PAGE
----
Returning Back To Kernel Mode
Now, the user-mode function wishes to signal that it is done. Essentially, it needs to inform the kernel so that the kernel can do the necessary to move back to kernel-mode. A few things can happen here.
Remember that the user-mode callback first started executing through the call made to
KiUserCallbackDispatcher. One possible way is for the user-mode callback to simply return to
KiUserCallbackDispatcher. If that happens, it is assumed that the user-mode callback does not wish to return anything (no buffer).
KiUserCallbackDispatcher then returns a bunch of default values to
Alternatively, the user-mode callback directly calls
NtCallbackReturn. If this happens, it never returns (naturally) to
KiUserCallbackDispatcher. It passes the buffer and size to
NtCallbackReturn, which shuffles it along back to kernel mode.
The actual switch back to kernel mode is essentially a system call.
NtCallbackReturn itself makes the system call, which goes to
KiCallbackReturn (see above flow). Yet another way is for the user-mode callback to call
XyCallbackReturn, which raises
INT 0x2B. This translates also to the same
NtCallbackReturn does the following:
- Copies the return buffer and size to the kernel stack
- Restores original trap frame (PreviousTrapFrame)
- Restores kernel stack and callback stack(s)
- Returns to the return address in the kernel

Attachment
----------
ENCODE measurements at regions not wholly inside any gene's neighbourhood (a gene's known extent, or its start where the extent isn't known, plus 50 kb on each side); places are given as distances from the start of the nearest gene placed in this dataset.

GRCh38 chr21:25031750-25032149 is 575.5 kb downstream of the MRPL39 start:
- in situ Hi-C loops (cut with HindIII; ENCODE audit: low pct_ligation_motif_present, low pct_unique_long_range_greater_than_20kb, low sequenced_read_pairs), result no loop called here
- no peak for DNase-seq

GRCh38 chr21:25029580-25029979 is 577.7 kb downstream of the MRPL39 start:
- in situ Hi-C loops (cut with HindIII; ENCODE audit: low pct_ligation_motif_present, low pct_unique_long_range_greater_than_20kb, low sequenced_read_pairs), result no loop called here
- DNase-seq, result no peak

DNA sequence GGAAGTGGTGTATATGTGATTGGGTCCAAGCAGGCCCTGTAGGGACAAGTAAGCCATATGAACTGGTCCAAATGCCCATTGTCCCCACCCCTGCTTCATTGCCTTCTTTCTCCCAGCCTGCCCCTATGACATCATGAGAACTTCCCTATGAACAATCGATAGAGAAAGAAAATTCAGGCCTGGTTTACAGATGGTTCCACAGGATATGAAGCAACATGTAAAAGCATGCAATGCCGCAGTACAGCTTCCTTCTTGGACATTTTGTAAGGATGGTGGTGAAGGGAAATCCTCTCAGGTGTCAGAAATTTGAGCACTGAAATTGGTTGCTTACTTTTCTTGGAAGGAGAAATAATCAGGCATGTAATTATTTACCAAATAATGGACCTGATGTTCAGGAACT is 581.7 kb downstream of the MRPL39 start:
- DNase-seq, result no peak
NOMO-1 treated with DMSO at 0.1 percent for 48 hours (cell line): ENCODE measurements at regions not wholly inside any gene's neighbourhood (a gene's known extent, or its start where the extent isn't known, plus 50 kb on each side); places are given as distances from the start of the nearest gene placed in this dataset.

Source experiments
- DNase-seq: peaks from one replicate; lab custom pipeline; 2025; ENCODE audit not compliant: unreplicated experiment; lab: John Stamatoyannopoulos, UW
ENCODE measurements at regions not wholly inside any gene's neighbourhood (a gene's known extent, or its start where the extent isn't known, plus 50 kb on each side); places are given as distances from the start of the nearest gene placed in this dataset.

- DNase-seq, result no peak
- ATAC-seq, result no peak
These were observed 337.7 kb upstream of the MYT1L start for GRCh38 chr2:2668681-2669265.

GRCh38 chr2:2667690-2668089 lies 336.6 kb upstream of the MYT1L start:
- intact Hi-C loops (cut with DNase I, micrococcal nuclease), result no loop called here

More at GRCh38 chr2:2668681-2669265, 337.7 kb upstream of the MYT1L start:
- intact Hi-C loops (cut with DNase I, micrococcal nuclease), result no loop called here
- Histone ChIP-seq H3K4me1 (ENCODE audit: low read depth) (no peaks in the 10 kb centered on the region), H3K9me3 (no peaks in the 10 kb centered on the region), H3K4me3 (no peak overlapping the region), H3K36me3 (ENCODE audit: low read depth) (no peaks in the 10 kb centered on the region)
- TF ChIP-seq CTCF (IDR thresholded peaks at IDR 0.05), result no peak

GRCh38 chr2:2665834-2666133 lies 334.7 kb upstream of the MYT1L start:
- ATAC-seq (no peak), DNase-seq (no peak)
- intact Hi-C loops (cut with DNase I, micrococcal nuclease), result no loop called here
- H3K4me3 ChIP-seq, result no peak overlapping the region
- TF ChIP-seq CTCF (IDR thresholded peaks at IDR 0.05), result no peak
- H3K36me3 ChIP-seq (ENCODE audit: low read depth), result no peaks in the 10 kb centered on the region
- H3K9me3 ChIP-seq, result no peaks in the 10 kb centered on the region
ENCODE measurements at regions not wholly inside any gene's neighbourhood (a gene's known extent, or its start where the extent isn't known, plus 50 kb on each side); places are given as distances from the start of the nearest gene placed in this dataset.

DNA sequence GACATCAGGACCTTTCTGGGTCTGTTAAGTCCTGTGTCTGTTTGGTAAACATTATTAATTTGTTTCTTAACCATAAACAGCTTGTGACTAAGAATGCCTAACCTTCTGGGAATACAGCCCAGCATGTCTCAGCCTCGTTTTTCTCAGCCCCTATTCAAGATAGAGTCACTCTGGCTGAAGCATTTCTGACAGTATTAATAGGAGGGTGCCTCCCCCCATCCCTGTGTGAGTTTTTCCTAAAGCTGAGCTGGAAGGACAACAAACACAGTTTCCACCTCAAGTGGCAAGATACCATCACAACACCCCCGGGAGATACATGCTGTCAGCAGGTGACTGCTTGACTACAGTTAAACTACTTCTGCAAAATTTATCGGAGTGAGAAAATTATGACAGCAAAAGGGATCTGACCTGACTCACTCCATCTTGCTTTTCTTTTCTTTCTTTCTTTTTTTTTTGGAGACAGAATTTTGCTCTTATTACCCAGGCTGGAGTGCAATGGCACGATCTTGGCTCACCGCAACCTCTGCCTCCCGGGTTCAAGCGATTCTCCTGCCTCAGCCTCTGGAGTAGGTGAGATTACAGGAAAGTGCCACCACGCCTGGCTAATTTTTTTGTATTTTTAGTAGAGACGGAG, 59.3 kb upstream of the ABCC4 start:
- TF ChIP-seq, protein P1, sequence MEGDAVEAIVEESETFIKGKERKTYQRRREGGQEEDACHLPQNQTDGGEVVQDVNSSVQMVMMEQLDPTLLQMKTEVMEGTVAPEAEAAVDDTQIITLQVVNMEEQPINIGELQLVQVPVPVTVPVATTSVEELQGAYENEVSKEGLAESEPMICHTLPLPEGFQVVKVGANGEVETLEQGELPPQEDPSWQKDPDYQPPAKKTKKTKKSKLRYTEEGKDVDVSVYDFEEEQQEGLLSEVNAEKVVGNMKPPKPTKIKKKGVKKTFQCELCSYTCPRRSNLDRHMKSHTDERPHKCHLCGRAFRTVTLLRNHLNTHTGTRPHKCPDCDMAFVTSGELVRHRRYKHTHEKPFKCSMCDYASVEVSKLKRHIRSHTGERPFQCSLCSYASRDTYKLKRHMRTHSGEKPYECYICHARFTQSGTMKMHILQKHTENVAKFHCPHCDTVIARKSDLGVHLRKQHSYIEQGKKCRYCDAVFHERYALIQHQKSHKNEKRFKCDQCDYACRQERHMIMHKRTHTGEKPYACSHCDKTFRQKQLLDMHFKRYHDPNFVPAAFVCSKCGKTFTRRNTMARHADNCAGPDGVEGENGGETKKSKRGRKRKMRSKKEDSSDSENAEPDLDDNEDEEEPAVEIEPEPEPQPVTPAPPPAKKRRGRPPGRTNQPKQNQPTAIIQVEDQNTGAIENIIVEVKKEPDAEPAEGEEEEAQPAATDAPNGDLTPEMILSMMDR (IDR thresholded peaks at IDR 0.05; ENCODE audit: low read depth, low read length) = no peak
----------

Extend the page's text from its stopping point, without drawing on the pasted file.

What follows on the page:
Once back in kernel-mode, the function which immediately takes over is
KiCallbackReturn. It cleans up everything and transfers control back to
KeUsermodeCallback (our originating function in the kernel). Back in
KeUserModeCallback, the function grabs the data at
ecx, and stores it into the
OutputBuffer location. The user-mode callback is complete is control is transferred back to whoever called KeUserModeCallback in the first place.
The following is the complete flow of what happens during a user-mode callback, and then followed by the walk-through.
KeUserModeCallback (kernel-mode) |-> KiCallUserMode (kernel-mode) |-> KiServiceExit (kernel-mode) |-> KiUserCallbackDispatcher (user-mode) | |-> Actual user-mode callback (user-mode) | Callback code executes... | And finally calls NtCallbackReturn() (which triggers system call or INT 0x2B) | |-> KiCallbackReturn (kernel-mode) | KeUserModeCallback (kernel-mode)
NTSTATUS KeUserModeCallback (ApiNumber, *InputBuffer, InputLength, **OutputBuffer, *OutputLength); ApiNumber : Index of the KernelCallbackTable to find the user-mode callback InputBuffer : Buffer to pass to the user-mode callback InputLength : Length of the above buffer in bytes OutputBuffer : Buffer to receive the result from the user-mode callback OutputLength : Length of the above buffer in bytes